Easy and pleasant breakfast with Susie and Rich and Ethne and Malcolm, then off to a local school in the rambling, black township about a 20 minute drive from Ethne’s. Ethne as well as Susie and Rick have been working with a school in the township whose pupils are local kids as well as some orphans and because of an innovative and energetic head-mistress, it has been turned into a model of creative collaboration. Ethne apparently drove by the school about 11 years ago with a group of South Koreans who were touring the district and saw the kids sitting under a tree for their lessons, because they had no other classroom or materials. She stopped and the visitors watched the teaching for a while and then left, and as they parted, many of the South Koreans, out of a sense of misplaced but well-meant generosity, handed money to the students. The headmistress, it seems, raced up to the car, berated Ethne and the visitors and told her to leave, never to do anything like that again, and never again to set foot on the property. An epiphany for Ethne, and the beginning of the story. Ethne says that she learned for the first time that giving is not about what the donor thinks is needed, but about what the recipient really needs and that giving and receiving is a collaborative act that requires mutual respect for each other’s dignity.
Since then she, along with Susie and Rick have raised funds, built a library and stocked it with books, gotten uniforms for the children so that they had a sense of being a part of something, built classrooms, worked to get Dell to contribute computers and a long list of other accomplishments, based entirely on having the school make the decisions about it’s needs and then working collaboratively to accomplish their goals. It’s an inspiring story and at its heart is an urgency to give back dignity.
Since meeting Susie and Rich through emails we have been impressed by their smarts, sense of humour, commitment to our best interests, and in their values and integrity. Having spent the last 2 days with them and seen the work that they are doing in their community, we are even more impressed. Rich piled us in his 4x4 for the 90 minute drive to Mala Mala. After passing through the main gate to the various game reserves in the area, we had a 20k drive to the camp, passing in the process, a number of other camps situated off the shared gravel road. Shortly before pulling into our camp, a herd of elephants wandered across the road and began to feed on the roadside vegetation and trees. A wonderful way to start, dampened only by the fact that my cameras were still in their bag packed away in the rear of the car but V got some great shots through the window.
Arrived in our bush camp, an oxymoron if ever there was one! The 8 sets of accommodations are 8 individual bungalows each with a private, walled plunge pool and outdoor shower, and a wraparound verandah facing on the river which is about 100 metres away at the foot of a small slope. The interior is embarrassingly lavish with separate his and hers bathrooms, dressing rooms and clothes cupboards, a formal front hall and a living room with sliding glass doors to the verandah and the river. May never leave! Unpacked and tried to upload the last couple of days diary. Began the upload at 16:00, just before we left for our game drive and when we returned at 20:30 still only about 1/3 done. Left it running overnight and it finished just before we left at 6:00 for our morning drive, so no photos for a couple of days until a faster connection.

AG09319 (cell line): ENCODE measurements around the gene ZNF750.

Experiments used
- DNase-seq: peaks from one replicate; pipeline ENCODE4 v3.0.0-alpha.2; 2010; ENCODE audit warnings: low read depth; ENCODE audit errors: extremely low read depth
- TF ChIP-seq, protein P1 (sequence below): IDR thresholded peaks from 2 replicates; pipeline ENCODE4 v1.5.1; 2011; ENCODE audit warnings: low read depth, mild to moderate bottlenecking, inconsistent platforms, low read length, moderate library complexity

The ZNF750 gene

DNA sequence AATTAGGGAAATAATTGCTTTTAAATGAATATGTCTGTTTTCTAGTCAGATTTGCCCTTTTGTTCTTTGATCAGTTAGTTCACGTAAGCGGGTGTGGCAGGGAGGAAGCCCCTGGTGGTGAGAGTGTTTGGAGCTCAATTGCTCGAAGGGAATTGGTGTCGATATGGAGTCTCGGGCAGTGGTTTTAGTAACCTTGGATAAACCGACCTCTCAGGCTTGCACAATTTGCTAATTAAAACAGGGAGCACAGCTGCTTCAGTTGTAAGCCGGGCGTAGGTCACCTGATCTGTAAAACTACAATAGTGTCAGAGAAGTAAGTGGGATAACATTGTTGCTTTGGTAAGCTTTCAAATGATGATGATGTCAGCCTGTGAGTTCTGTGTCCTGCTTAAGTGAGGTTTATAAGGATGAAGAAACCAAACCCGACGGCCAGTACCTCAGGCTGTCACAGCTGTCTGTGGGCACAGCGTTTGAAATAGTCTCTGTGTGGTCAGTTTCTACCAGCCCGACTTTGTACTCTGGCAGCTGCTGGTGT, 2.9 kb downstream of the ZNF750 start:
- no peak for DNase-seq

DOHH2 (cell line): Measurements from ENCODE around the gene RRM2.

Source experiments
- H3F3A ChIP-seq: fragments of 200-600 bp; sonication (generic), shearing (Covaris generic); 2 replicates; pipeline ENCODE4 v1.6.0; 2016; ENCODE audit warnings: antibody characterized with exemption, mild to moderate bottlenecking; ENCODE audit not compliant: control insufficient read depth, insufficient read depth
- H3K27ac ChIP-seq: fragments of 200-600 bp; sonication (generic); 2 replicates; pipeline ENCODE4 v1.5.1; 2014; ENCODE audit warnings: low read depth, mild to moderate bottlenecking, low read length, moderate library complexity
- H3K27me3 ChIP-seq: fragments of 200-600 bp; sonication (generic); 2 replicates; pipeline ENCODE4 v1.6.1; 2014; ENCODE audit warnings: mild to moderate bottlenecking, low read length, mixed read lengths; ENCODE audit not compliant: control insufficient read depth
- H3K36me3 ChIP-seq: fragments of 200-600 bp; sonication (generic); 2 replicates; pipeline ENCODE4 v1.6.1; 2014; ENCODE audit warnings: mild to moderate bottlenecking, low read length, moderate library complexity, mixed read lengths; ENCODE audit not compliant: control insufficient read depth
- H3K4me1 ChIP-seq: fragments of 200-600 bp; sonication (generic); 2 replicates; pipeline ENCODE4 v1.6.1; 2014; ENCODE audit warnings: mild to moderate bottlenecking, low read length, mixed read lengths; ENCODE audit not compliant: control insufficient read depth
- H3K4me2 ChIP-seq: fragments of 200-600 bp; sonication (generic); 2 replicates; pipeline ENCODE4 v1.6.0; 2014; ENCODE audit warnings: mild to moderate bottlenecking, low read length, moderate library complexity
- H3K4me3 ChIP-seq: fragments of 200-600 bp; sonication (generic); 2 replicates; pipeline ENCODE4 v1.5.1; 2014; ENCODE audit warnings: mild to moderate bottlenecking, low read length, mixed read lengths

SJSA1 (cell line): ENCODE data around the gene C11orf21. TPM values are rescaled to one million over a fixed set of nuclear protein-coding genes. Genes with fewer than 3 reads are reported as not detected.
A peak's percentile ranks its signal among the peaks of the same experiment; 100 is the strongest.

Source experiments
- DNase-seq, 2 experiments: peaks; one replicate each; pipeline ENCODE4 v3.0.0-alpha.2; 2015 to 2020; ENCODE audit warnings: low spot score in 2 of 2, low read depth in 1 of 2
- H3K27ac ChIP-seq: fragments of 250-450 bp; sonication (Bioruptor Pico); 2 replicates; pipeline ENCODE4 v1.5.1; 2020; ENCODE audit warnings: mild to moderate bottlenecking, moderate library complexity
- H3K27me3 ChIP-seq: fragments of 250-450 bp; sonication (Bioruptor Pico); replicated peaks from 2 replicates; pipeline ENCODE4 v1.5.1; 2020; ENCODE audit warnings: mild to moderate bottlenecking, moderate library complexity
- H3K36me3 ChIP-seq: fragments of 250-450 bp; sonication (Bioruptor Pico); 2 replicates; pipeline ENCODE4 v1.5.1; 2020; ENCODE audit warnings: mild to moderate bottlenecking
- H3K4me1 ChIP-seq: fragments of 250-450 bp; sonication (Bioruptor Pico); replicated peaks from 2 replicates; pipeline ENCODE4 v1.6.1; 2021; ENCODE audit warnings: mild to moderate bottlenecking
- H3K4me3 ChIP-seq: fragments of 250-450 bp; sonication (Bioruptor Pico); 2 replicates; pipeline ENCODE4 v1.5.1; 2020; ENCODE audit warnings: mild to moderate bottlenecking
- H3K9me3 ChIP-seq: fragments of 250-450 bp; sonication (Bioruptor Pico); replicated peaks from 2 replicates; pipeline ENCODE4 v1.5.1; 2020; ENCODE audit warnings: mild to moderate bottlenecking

Afternoon game drive was magic. There was only V and I in the vehicle as our other couple does not arrive until tomorrow afternoon so we have the evening drive and the next morning’s drive on our own; just great while we get our bearings. So what did we see? Another herd of elephants feeding, one of which gave us a very unpleasant and I felt, rude, gesture with his trunk when we got a little too close; a herd of giraffes feeding in the sunset light and only feet from us; a cape buffalo drinking in the river; a stunning 5 year old leopard, lolling next an impala that he had killed and so obscenely full that his belly looked like a ballon and he could hardly pant; a troop of hippos grazing in a field next to the car; herds of impala in vast numbers; kudu and eland; baboons roaring through the trees at sunset; a pride of lions, 4 females and their cubs on the river bank; a second leopard, much older about 11 years old hunting impala; a small genet cat; 2 herds of white rhino, one herd of which was grazing very close to the car; a second pride of lions, a couple of females and the males who were the fathers of the cubs that we had seen earlier, who are lying in the road and wouldn’t move. We turned off the engine and then waited and then they picked themselves up and walked by on either side of the vehicle, literally brushing its sides with their eyes fixed on us, while we had quietly pulled ourselves into the middle of the seats; no sudden movements and my hair was literally on end, it was elemental. When we recovered from that we began to drive home with the guide flashing his light around and there in the middle of the road, in the dark was an elephant in must who was very quietly furious, and who moved away into the dark with his little red eyes fixed angrily on us and as we approached the camp gates and began to unwind , a couple of spotted hyena slunk off into the dark next to the car. When I asked the guide if that was a usual game drive, since I didn’t know whether to be blasé or hyper excited he said that the drive was “madness” and not by any means the normal run of things so we let excitement reign. Fabulous.
Great dinner and to bed by 22:30 to be ready for our 5:30 wake-up.